How about the constantly increasing number of people who just refuse to wear a mask then they go into a convenience store?
Not a single day goes by without seeing at least two or three.
Really?? You're not the first person I've heard say this, but it's completely at odds with my own experience. I walk to my office and don't remember the last time I saw someone walking without a mask, even though it's outside. I go to the combini and/or supermarket every day and don't see anyone unmasked there either.
Not disputing what you're saying, am just curious. Does this depend on where we live? (I'm on the East side of Tokyo)
0 ( +3 / -3 )
Last week I heard from a group of old people (all in their 70s) that they were planning on doing some daytime drinking together, followed by karaoke because "it's really cheap at the moment". Whilst I sympathize with retired people wanting to make the most of their free time, this seems pretty hypocritical given the previous scapegoating of young people. It's also pretty shameful when the rest of us can't get a drink after work, mostly to protect the older generation.
If they (and I recognize this is a minority) aren't going take sensible precautions then perhaps it is time to end the SoE.
5 ( +5 / -0 )
“Romance has become considered something that happens to other people.” Considering that some of the other popular genres are superhero stories, science fiction, crime and action-adventure I think it is fair to say that being about stuff that happens to other people is not a barrier.
Meanwhile on Netflix, of the ten most popular shows in Japan SIX either have the word "love" in the title, or have the words "romantic", "swoonworthy" or "soapy" in the genre descriptions. Japanese TV stations may have forgotten how to make romantic stories, but the appetite for them seems to be there.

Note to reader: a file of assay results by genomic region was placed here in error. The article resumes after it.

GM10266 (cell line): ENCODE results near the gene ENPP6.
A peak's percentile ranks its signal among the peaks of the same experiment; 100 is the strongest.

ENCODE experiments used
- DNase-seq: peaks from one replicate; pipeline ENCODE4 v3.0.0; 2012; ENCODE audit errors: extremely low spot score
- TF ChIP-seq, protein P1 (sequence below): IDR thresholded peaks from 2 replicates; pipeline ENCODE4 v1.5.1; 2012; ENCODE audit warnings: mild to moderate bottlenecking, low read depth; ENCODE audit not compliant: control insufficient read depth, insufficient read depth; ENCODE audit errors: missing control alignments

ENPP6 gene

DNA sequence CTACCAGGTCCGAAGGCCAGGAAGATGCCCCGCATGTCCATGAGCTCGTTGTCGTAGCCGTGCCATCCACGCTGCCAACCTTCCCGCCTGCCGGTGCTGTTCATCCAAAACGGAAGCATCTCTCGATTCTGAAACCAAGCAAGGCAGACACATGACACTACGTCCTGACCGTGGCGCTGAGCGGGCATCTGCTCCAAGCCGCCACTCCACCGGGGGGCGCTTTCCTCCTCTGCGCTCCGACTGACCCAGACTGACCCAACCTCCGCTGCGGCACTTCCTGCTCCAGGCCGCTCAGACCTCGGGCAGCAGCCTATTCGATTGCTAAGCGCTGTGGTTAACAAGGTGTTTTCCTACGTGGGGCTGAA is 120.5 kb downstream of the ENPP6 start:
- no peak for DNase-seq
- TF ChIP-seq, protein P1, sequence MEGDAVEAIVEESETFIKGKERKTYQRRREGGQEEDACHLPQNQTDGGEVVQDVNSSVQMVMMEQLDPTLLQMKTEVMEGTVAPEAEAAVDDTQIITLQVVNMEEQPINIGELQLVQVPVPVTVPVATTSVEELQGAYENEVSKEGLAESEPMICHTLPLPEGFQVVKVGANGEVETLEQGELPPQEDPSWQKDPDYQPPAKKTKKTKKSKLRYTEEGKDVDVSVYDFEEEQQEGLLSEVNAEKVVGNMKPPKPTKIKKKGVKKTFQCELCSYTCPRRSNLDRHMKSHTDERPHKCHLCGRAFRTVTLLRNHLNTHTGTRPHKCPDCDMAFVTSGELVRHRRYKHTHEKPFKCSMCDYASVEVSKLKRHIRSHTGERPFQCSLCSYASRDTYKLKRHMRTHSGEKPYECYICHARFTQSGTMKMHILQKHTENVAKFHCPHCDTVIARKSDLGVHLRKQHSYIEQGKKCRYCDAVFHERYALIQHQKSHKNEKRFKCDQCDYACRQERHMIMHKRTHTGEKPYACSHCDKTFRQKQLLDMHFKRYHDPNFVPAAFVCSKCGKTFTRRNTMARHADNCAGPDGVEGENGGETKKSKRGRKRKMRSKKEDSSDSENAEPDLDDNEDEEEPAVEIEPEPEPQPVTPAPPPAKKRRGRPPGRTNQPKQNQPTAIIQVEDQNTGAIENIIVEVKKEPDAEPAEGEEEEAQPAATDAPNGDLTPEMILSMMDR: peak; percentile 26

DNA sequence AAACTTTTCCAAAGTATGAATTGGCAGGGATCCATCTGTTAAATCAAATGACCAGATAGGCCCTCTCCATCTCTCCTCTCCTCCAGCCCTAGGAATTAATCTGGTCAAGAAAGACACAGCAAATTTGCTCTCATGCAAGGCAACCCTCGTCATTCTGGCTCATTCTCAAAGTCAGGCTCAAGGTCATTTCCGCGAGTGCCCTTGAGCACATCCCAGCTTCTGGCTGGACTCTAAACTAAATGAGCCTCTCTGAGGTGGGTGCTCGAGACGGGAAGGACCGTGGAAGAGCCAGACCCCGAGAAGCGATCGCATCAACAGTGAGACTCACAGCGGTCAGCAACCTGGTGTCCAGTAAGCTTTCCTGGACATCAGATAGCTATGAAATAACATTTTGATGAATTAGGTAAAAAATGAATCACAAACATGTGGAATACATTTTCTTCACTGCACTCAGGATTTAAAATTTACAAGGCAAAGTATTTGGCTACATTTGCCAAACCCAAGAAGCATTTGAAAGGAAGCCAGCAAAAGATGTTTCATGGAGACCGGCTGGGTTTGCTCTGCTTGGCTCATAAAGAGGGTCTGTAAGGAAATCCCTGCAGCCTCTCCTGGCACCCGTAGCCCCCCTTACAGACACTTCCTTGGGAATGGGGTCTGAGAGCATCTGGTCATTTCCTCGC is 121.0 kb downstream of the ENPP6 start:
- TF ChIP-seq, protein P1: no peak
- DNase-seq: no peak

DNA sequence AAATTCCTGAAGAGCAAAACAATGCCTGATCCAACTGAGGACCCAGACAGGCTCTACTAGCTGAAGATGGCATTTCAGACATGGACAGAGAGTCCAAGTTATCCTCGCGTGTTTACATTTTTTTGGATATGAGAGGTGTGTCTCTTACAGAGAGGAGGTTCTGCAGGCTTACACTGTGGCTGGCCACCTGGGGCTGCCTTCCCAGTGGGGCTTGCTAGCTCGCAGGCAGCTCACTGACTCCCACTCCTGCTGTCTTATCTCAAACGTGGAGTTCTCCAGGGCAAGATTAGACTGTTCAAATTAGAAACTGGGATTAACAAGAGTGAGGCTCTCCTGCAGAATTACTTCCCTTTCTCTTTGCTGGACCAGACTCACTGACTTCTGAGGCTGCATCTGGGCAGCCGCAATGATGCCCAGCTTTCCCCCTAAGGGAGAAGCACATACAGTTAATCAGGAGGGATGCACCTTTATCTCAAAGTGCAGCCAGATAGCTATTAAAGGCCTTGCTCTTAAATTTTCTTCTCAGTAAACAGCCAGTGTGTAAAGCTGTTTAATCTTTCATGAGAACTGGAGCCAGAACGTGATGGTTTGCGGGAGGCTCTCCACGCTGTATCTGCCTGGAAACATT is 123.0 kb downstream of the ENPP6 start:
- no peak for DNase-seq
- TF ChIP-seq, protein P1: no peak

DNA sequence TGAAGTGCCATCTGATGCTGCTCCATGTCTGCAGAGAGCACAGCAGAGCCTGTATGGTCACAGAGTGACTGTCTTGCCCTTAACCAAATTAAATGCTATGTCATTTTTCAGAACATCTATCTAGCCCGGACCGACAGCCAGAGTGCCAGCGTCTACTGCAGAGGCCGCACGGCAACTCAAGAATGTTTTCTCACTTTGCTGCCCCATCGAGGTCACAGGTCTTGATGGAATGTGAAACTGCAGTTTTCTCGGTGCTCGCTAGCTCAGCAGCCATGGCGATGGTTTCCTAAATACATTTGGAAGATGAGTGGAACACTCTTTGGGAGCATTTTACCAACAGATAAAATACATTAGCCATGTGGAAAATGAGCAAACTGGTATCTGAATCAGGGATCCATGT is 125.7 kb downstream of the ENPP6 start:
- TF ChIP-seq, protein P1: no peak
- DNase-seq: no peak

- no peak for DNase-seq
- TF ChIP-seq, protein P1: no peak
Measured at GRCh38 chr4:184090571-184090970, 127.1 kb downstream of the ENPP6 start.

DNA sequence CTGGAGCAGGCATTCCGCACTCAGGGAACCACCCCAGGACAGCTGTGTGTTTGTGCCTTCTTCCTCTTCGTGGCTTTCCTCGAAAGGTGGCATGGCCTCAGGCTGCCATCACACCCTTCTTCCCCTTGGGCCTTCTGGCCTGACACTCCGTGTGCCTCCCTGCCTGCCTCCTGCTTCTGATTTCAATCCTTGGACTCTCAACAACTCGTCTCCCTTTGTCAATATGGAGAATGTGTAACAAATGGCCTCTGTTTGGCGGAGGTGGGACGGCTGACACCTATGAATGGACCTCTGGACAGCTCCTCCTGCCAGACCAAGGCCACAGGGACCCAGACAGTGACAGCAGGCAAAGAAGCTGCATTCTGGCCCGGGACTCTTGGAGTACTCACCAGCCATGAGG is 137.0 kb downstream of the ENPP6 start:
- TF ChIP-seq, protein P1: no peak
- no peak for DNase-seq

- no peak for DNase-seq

12 ( +13 / -1 )
@Tokyo-m on the contrary: giving people who are bed or house bound opportunities to participate actively in the outside world is a fantastic initiative. Most people like to be useful and most people would prefer to work than be reliant on handouts. This applies to people with disabilities just as much as everyone else. Good luck to them!
2 ( +3 / -1 )
@Slickdrifter, nobody blames Trump for the virus, it's his utter incompetence in trying to do anything about it that is the problem. He didn't just do nothing about it, he actively made it worse - encouraging people to not wear masks, super-spreader events etc.
A vaguely competent president could surely have halved the death toll. THAT'S what people blame him for.
9 ( +16 / -7 )
I'm unimpressed with Suga so far for all sorts of reasons, but this really shouldn't be a big deal.
The "emergency response" issue is a complete red herring. There are literally hundreds of occasions throughout the year when a PM is much further away from the office/official residence than 250m.
He is very likely going to be a short-term prime minister. Who wants to move twice in a year?The renovation costs are a pittance. The new paint job will still be there when the next PM decides to move in. The maintenance costs are not a result of him choosing not to live there.
3 ( +3 / -0 )